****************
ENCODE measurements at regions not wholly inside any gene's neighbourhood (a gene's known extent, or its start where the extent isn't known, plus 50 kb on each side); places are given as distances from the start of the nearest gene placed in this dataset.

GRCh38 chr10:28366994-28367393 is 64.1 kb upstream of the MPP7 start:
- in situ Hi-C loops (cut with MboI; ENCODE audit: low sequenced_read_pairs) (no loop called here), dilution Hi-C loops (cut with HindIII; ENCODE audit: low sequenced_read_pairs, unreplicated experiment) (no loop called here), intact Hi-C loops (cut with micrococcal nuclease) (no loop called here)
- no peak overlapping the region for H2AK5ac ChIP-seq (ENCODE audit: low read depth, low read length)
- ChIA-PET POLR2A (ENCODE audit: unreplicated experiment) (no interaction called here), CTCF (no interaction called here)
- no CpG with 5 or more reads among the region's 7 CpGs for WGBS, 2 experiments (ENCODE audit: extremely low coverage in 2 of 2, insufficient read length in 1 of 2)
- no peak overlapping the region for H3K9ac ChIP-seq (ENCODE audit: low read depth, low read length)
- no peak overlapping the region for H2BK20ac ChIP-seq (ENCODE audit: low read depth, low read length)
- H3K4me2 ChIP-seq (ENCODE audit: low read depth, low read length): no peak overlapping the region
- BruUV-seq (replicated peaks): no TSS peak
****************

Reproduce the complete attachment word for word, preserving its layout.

ENCODE measurements at regions not wholly inside any gene's neighbourhood (a gene's known extent, or its start where the extent isn't known, plus 50 kb on each side); places are given as distances from the start of the nearest gene placed in this dataset.

GRCh38 chr10:28366994-28367393 is 64.1 kb upstream of the MPP7 start:
- in situ Hi-C loops (cut with MboI; ENCODE audit: low sequenced_read_pairs) (no loop called here), dilution Hi-C loops (cut with HindIII; ENCODE audit: low sequenced_read_pairs, unreplicated experiment) (no loop called here), intact Hi-C loops (cut with micrococcal nuclease) (no loop called here)
- no peak overlapping the region for H2AK5ac ChIP-seq (ENCODE audit: low read depth, low read length)
- ChIA-PET POLR2A (ENCODE audit: unreplicated experiment) (no interaction called here), CTCF (no interaction called here)
- no CpG with 5 or more reads among the region's 7 CpGs for WGBS, 2 experiments (ENCODE audit: extremely low coverage in 2 of 2, insufficient read length in 1 of 2)
- no peak overlapping the region for H3K9ac ChIP-seq (ENCODE audit: low read depth, low read length)
- no peak overlapping the region for H2BK20ac ChIP-seq (ENCODE audit: low read depth, low read length)
- H3K4me2 ChIP-seq (ENCODE audit: low read depth, low read length): no peak overlapping the region
- BruUV-seq (replicated peaks): no TSS peak